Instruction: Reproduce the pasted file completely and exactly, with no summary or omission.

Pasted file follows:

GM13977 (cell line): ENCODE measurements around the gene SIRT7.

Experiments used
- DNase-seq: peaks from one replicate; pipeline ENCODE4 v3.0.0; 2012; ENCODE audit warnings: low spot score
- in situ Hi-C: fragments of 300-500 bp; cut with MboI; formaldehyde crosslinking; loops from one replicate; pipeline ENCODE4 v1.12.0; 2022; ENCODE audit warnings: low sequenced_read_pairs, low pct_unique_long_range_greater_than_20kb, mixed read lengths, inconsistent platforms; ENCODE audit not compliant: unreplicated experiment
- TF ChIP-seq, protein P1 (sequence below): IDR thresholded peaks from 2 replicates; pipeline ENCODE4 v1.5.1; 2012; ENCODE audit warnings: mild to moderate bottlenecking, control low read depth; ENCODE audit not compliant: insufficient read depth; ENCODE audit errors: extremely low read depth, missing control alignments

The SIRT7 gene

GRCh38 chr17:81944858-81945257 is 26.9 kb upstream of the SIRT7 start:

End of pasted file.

GM13977 (cell line): ENCODE measurements around the gene SIRT7.

Experiments used
- DNase-seq: peaks from one replicate; pipeline ENCODE4 v3.0.0; 2012; ENCODE audit warnings: low spot score
- in situ Hi-C: fragments of 300-500 bp; cut with MboI; formaldehyde crosslinking; loops from one replicate; pipeline ENCODE4 v1.12.0; 2022; ENCODE audit warnings: low sequenced_read_pairs, low pct_unique_long_range_greater_than_20kb, mixed read lengths, inconsistent platforms; ENCODE audit not compliant: unreplicated experiment
- TF ChIP-seq, protein P1 (sequence below): IDR thresholded peaks from 2 replicates; pipeline ENCODE4 v1.5.1; 2012; ENCODE audit warnings: mild to moderate bottlenecking, control low read depth; ENCODE audit not compliant: insufficient read depth; ENCODE audit errors: extremely low read depth, missing control alignments

The SIRT7 gene

GRCh38 chr17:81944858-81945257 is 26.9 kb upstream of the SIRT7 start: